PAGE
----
NEW YORK ( TheStreet) -- "Don't try and out-think the market. Good things can happen," Jim Cramer told his "Mad Money" TV show viewers after a stellar day on Wall Street. Cramer said the bears who have felt that nothing good would ever happen have lost control, and that could lead to a market rally through year's end. Cramer recounted how he was a perpetual bear, back in 1988 in the middle of the S&L crisis. He said back then, the Dow Jones Industrial Average stood at 2098 and he was certain that there was nothing that could ever lift the technology sector. But then, from out of nowhere, Intel ( INTC) released a new chip that changed everything. The market was then riddled with takeovers and for the next four years, all the way to Dow 4600, the market never looked back. Cramer told his viewers to learn from his mistake and not to be fooled by misplaced convictions. He said that no one seems to believe the debt deal in Europe will last, but what if they're wrong? What if Europe actually rebounds? Cramer said those who feel this is a half-baked plan that won't solve anything will be left in the dust. The bears need a total collapse of debt talks in order to win, he said, but eventually they will have to capitulate as the need to make yearly targets loom. The bears will be forced to change their minds, said Cramer, and that means the markets will rally through year's end. Cramer said his new strategy is to buy all the market dips through new years. He also advised not selling into big rallies like today. "We'll be revisiting this Europe crisis from much higher levels," Cramer concluded.
China's Big MarketIn the "Executive Decision" segment, Cramer sat down with Frits Van Paasschen, president and CEO of Starwood Hotels ( HOT), whose stock has risen 25% in the past 30 days but is still 12 points off its 52-week high. Starwood just announced a three-cent-a-share earnings beat on a 9% rise in revenues. Van Paasschen said that Starwood's strategy is simple, "happy associates makes for happy guests which makes for happy investors." He said that all over the world, at 1100 locations, guests are experiencing the Starwood brand through its associates, all of which are passionate about what they do. Another bright spot for Starwood is China. Van Paasschen said the company has 100 hotels under construction in China and the market is so important to the company, he moved its headquarters there. With 170 cities in China having a population of over 1 million people, Van Paasschen said there is a huge opportunity for Starwood. Looking at the world as a whole, Van Paasschen noted that never before has there been such a move from poverty to prosperity. That move, he said, translates into more travel, more vacations and more business meetings, all of which need more hotel stays. When asked about recent analyst downgrades of Starwood, Van Paasschen said that analysts look at headlines instead of what really matters, the trend lines. He said the U.S. budget crisis, European crisis and Japanese tsunami have all caused its stock to fluctuate, but through it all, business has remained solid and growing. Cramer called Starwood yet another example of an exciting company that's under-appreciated on Wall Street.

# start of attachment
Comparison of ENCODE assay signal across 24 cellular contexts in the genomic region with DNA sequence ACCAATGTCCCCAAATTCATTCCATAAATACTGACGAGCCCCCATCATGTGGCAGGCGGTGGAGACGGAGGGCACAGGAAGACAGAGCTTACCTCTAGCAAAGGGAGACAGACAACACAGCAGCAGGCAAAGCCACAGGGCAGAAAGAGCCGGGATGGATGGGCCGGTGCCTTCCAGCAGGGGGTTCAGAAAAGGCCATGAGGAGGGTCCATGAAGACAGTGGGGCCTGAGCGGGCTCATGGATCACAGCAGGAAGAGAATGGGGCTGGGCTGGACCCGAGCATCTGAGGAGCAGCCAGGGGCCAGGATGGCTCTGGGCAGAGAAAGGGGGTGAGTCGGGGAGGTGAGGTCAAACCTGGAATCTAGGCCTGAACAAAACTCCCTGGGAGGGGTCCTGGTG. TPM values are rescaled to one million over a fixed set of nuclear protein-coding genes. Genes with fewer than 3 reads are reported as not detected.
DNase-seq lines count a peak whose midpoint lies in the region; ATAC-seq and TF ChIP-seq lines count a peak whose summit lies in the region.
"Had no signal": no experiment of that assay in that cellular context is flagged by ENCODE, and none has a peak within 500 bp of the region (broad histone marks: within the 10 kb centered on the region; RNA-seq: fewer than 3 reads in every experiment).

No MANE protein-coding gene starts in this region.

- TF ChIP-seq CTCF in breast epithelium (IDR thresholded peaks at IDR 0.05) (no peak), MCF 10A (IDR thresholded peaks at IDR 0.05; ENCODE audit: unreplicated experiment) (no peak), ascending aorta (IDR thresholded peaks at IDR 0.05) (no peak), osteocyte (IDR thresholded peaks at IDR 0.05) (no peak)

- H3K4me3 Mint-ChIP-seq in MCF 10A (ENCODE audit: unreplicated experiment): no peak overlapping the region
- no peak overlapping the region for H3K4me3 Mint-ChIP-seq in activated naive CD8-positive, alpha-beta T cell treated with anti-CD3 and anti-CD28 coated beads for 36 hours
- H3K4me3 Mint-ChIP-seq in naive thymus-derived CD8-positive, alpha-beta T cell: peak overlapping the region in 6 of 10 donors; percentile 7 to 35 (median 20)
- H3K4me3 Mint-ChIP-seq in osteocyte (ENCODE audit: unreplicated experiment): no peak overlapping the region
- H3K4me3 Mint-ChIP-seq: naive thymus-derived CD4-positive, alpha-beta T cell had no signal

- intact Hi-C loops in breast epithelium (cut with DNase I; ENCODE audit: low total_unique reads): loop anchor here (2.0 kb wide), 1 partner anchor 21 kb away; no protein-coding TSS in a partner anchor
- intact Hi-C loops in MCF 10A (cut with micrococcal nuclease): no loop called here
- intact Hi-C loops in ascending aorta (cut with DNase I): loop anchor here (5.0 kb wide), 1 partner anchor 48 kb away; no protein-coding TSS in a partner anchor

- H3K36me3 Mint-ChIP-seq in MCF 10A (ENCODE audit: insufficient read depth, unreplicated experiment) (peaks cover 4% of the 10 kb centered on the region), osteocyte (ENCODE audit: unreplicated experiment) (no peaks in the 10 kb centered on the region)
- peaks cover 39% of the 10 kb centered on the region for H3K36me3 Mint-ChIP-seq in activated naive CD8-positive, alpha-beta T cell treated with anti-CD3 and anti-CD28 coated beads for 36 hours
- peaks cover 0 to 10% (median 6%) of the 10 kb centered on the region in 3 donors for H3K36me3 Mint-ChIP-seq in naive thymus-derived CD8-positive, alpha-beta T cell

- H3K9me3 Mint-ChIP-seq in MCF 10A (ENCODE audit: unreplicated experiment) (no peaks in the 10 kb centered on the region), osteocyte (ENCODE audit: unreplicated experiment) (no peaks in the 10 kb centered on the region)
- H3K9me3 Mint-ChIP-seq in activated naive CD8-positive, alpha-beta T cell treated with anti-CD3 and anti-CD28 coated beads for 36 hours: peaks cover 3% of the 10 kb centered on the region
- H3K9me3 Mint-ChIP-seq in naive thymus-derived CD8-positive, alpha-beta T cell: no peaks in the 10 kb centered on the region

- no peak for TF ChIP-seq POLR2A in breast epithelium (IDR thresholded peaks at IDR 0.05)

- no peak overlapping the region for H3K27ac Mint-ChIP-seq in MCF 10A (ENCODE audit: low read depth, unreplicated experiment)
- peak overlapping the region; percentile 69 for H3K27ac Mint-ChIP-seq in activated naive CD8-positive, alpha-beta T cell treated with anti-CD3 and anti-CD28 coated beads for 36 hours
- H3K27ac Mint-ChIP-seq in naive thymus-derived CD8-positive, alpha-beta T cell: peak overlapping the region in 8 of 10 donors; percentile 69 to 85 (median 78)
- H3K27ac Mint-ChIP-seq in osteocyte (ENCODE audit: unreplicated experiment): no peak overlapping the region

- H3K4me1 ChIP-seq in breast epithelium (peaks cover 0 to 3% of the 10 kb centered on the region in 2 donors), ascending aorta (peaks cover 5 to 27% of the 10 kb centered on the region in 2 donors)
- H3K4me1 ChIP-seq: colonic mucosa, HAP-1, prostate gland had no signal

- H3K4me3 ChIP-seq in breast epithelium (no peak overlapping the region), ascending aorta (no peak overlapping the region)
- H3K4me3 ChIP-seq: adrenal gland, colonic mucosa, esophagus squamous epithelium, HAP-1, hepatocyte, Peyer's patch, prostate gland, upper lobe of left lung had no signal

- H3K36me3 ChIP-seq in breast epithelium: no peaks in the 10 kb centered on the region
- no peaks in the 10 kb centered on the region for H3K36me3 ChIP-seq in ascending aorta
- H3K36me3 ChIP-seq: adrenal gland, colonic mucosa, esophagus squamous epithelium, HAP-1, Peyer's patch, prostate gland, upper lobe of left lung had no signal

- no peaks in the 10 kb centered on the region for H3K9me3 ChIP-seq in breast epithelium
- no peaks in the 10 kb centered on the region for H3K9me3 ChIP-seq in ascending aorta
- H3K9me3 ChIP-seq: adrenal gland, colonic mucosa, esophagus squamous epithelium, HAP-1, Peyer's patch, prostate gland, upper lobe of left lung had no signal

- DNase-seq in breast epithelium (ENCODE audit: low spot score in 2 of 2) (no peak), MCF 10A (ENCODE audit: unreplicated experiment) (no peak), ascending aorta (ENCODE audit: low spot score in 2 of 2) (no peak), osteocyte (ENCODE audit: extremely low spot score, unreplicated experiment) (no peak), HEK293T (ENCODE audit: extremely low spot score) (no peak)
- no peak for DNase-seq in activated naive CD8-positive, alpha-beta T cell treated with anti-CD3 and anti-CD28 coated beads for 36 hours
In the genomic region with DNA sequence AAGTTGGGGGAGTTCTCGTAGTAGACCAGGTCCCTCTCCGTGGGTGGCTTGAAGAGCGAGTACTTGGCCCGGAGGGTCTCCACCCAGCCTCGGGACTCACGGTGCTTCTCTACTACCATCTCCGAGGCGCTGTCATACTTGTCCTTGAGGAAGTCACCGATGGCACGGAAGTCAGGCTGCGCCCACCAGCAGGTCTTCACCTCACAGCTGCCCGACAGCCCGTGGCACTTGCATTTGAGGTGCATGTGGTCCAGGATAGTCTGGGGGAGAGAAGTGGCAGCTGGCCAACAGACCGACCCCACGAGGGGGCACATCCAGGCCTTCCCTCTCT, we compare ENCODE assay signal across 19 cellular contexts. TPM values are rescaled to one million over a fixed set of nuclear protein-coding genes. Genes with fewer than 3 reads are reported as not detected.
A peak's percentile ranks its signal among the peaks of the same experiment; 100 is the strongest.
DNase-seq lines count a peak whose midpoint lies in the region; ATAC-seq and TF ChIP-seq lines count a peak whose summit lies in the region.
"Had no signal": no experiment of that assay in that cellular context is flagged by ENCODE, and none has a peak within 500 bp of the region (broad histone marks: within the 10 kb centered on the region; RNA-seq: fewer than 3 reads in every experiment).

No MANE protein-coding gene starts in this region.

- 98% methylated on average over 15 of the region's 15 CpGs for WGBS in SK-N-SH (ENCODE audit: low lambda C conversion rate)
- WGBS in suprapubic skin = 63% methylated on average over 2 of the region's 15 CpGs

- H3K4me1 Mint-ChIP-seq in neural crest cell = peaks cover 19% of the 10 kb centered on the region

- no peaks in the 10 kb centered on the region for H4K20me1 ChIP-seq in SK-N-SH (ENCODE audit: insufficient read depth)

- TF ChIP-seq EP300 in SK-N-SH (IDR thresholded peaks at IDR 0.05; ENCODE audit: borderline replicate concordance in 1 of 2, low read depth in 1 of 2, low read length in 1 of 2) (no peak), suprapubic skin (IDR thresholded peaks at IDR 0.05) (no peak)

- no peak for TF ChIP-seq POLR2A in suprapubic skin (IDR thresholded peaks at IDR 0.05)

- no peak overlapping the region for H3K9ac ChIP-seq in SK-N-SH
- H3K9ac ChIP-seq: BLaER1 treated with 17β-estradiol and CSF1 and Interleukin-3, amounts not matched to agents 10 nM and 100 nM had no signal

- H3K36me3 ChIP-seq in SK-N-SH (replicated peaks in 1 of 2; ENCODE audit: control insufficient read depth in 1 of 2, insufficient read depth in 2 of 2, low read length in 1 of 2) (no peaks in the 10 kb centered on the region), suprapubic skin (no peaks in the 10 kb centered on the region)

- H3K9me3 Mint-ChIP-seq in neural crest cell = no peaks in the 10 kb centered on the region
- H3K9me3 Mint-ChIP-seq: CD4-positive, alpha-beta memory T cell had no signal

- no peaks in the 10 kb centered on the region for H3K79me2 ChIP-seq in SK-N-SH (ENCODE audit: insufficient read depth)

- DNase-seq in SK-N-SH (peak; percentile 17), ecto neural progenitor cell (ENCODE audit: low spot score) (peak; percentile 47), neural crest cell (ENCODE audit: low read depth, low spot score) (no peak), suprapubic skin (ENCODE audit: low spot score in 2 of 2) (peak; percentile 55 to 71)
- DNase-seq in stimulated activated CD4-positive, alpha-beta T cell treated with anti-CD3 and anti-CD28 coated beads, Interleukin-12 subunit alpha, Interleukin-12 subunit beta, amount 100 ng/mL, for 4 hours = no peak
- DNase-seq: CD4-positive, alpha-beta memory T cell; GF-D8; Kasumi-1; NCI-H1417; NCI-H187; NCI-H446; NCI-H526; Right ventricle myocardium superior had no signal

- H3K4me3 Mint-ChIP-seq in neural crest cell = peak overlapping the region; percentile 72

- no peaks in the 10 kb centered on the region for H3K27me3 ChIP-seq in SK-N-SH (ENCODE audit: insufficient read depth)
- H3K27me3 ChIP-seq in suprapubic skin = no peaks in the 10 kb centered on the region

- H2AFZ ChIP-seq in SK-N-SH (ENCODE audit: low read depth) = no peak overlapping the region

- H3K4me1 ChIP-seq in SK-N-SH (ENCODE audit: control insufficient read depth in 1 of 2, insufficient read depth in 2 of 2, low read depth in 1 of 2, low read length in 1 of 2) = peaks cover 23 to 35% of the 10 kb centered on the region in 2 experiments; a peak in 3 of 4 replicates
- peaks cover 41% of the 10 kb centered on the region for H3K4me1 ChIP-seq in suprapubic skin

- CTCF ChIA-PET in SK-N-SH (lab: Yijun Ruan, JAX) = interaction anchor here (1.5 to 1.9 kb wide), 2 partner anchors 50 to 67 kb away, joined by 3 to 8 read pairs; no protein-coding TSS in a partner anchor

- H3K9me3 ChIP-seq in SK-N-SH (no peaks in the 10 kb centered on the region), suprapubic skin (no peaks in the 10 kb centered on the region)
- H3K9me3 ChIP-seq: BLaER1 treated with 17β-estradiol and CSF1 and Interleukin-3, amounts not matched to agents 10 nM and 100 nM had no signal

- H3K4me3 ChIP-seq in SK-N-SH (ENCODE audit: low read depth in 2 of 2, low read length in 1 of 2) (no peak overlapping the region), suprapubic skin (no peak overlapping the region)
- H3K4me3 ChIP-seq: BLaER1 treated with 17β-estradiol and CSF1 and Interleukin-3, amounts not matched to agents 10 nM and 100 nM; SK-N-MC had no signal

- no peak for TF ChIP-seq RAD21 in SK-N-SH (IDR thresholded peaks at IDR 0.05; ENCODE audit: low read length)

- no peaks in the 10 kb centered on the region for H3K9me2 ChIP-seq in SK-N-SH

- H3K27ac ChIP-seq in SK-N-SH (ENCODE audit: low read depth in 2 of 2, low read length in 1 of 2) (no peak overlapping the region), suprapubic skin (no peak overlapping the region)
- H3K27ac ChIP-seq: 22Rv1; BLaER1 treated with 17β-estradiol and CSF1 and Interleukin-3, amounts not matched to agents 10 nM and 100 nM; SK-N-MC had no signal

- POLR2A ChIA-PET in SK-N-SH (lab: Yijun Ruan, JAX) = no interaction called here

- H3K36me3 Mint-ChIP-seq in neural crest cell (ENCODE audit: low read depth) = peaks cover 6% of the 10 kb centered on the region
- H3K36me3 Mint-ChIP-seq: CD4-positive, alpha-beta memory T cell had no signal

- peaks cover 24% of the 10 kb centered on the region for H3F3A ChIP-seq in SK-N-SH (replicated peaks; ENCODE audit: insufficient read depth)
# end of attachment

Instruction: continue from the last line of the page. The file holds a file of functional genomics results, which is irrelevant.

Groupon's Red FlagsIn the Thursday "Sell Block" segment, Cramer make a preemptive strike on the coming IPO of Groupon, which is set to begin trading next week under the ticker GRPN. Cramer said that Groupon is the most hyped, most artificial IPO since the dot-com era began and investors should steer clear of this stock at all costs. Cramer said Groupon's IPO is being engineered for the big first-day pop seen by the likes of LinkedIn ( LNKD), HomeAway ( AWAY) and Zillow ( Z). The tiny sliver of stock being offered, he said, guarantees shares will rise at the open, as money markets will be forced to buy shares in the open market in order to complete their positions. How tiny is tiny? Cramer said LinkedIn, HomeAway and Zillow offered 8%, 10% and 13% of their total shares outstanding in their IPOs. Groupon will be offering only 5%. Cramer also noted that LinkedIn, HomeAway and Zillow are now trading down 10%, down 10% and down 20% respectively from their IPO prices. In addition to the shady underwriting of the IPO, Cramer also called out the hype surrounding the IPO. He said the company talks about enormous market opportunities and how it dominates that market, but in reality, Groupon hasn't turned a profit no matter how big it grows. The company was able to break even in North America last quarter, but only after slashing marketing expenses, the same ones it says it needs to keep growing. Given the company's questionable accounting issues and increased competition, Cramer said it will only take one stumble for this extremely high-valued stock to get torn to pieces. He said if investors can get in on the pre-IPO shares, they should buy some, but only if they sell those shares as soon as the market opens.